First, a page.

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Mayor Parker hits the ground running

Mayor-Elect Annise Parker talks to the Chron and tells us again what she intends to do after she’s sworn in.

“One of the reasons I’m not having that big, excited, happy feeling is that there is a lot of work to be done, not because there are problems undone with the current administration, but because the economic circumstances in which we find ourselves are very, very fluid,” she said in a wide-ranging interview with the Houston Chronicle. “I’m going to be the mom telling you to eat your vegetables and you don’t get dessert. I’m trying to make sure you have enough food to eat.”


She said repeatedly that she plans to “leave it all on the table” in her efforts to bring lasting change to the city, noting that she does not aspire to higher office.

Her ideas for budget cuts, better policing and other issues seemed well formed in her mind, and she appeared to be under no illusions about the wide array of challenges she will inherit.

The first, the one that will permeate all the others, is the budget, which has been challenging enough to take up most of White’s last year in office. The city continues to have a $3 million shortfall, according to Parker’s latest finance report, one that has just grown with the need to audit the Houston Police Department’s fingerprinting unit, a contract that may cost several million dollars.

White said he has left behind a detailed draft budget for 2010 that will not “compromise city services.” The new mayor will face several constraints if lower-than-anticipated property tax appraisals come in next year and the fallout continues in municipal bond markets from the Wall Street meltdown last year.

Needless to say, the state is facing these same issues. Since the next budget at that level doesn’t have to be written until 2011, one response you’ll hear is to hope that sales tax revenues will rebound over the holidays. If that happens it will presumably be good for Houston as well. Hope may not be a plan, but you’d better believe everyone in government is hoping.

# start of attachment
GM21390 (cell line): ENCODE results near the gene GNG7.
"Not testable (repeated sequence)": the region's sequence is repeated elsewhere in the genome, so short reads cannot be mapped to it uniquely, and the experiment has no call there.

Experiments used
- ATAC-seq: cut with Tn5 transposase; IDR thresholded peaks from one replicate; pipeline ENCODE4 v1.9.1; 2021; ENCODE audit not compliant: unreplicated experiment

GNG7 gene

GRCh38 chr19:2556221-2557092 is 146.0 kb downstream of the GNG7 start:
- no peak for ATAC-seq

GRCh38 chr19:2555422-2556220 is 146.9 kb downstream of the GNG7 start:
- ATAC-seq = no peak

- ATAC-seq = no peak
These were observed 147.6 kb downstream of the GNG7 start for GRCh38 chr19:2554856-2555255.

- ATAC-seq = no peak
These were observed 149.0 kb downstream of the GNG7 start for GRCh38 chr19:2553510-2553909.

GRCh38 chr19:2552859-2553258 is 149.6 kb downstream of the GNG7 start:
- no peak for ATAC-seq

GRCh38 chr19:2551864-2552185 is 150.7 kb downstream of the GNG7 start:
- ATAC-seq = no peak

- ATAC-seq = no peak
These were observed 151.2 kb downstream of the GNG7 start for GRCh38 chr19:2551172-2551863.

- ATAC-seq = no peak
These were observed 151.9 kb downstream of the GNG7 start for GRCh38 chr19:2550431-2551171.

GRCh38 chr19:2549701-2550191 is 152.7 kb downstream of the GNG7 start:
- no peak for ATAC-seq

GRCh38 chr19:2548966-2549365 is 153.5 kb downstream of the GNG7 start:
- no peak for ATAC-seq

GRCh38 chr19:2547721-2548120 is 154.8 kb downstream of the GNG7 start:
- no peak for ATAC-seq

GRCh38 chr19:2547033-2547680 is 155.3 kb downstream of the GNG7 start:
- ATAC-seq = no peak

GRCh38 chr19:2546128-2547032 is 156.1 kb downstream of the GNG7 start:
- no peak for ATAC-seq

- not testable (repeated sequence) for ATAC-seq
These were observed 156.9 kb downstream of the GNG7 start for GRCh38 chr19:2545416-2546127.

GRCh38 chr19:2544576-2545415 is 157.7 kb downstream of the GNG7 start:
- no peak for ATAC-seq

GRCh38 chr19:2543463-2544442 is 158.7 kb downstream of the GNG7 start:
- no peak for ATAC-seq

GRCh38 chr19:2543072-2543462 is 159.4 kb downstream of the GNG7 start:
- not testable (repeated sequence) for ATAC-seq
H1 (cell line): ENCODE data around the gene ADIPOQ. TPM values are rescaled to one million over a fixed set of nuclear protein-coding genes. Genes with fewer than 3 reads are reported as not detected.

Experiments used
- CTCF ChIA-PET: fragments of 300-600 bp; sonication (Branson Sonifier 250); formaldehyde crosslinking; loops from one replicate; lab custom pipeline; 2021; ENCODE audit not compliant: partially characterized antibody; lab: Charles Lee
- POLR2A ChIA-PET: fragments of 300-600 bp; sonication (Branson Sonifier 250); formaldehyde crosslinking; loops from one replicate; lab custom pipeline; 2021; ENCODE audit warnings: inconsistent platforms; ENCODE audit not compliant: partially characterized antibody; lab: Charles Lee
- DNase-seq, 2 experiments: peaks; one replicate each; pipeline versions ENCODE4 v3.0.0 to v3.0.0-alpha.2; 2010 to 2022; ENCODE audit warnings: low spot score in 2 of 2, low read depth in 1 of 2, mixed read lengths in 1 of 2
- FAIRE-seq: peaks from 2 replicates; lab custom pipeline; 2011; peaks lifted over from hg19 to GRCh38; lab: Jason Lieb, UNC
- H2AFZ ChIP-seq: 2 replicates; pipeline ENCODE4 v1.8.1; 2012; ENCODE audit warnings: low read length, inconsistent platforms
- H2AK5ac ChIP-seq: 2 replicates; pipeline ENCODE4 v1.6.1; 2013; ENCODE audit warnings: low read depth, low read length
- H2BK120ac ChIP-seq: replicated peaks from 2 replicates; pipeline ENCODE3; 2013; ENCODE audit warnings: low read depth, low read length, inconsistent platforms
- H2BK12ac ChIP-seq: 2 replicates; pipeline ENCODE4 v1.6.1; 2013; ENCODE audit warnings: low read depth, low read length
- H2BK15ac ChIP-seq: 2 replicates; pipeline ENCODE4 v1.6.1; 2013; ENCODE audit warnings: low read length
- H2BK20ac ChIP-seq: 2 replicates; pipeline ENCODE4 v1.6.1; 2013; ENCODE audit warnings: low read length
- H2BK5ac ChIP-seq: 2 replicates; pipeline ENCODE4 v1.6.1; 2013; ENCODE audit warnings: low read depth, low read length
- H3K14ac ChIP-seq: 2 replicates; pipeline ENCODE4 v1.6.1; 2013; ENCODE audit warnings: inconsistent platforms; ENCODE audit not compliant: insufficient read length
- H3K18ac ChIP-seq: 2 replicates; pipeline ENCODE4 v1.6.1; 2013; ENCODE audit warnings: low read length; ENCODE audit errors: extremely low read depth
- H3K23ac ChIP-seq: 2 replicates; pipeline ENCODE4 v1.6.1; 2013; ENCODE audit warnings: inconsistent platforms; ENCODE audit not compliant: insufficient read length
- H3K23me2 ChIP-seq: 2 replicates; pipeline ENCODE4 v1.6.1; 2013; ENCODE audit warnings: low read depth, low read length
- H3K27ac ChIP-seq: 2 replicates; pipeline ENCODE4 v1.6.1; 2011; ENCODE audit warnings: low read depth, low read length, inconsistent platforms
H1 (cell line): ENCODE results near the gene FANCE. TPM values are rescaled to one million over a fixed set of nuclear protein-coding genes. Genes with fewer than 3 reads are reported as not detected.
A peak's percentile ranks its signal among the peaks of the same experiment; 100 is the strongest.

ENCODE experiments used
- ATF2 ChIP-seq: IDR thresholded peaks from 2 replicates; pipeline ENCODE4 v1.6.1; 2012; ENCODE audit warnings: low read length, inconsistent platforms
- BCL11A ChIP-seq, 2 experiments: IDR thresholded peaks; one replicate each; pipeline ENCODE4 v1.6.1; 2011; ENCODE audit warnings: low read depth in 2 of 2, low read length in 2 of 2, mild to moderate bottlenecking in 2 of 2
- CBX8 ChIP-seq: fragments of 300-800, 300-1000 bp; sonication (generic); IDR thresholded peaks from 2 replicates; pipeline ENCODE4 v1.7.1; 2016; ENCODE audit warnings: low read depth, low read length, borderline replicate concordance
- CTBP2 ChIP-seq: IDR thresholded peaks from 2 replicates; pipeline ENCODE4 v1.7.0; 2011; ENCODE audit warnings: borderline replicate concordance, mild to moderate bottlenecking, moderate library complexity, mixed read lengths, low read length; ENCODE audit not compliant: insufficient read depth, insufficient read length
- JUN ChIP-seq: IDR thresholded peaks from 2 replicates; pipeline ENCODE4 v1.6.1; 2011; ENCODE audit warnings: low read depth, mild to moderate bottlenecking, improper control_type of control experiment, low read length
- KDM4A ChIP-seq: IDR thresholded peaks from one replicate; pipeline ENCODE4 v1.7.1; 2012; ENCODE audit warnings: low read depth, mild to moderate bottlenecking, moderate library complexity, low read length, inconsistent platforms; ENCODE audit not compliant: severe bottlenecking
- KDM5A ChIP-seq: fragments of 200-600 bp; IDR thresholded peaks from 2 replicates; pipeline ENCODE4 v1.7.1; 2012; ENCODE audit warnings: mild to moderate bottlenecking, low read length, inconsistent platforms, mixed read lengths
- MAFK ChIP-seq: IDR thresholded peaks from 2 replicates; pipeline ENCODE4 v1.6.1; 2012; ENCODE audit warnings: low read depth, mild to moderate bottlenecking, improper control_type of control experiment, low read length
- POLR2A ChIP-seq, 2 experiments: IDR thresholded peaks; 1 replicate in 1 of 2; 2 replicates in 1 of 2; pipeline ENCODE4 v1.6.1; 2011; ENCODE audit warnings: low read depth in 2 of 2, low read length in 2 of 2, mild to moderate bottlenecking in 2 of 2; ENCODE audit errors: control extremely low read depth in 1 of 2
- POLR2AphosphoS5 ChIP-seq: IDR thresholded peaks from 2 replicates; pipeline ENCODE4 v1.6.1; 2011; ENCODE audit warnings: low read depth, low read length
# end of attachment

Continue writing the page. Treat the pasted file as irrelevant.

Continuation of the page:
The most pronounced changes in a Parker administration may come in the Houston Police Department, which she routinely called out for having a 40 percent budgetary increase in the past six years without adding any new police officers.

She first intends to name a new police chief from within HPD “who understands that we can’t keep doing things in the same way.” Parker reiterated her intent to “shake up” the department and “take apart old and outmoded ways of thinking,” and relying more on technology and decentralizing police work.

“New York and Los Angeles have a decentralized model that really pushes accountability down to the neighborhood level,” she said. “Every neighborhood in the city of Houston, every area in the city of Houston, has a different set of public safety problems and potentially different public safety solutions. Let’s think about how we do policing at a much more granular level with the authority and the responsibility pushed down more to the men and women on the street.”

If any of this isn’t familiar, you weren’t paying attention during the campaign. Nonetheless, you can see why the HPOU really went nuts on her during the runoff. Change is coming, and they don’t think they’re going to like it. Ought to make for some interesting contract negotiations, that’s for sure.

The real fun begins in January. Parker says she’s willing to push things through on close Council votes if that’s what it takes. Well, everybody who ran for Council this year spoke about the need to deal with the budget, so at the very least this will be a test of their determination. It always gets harder when specifics get proposed. We’ll see how it goes.

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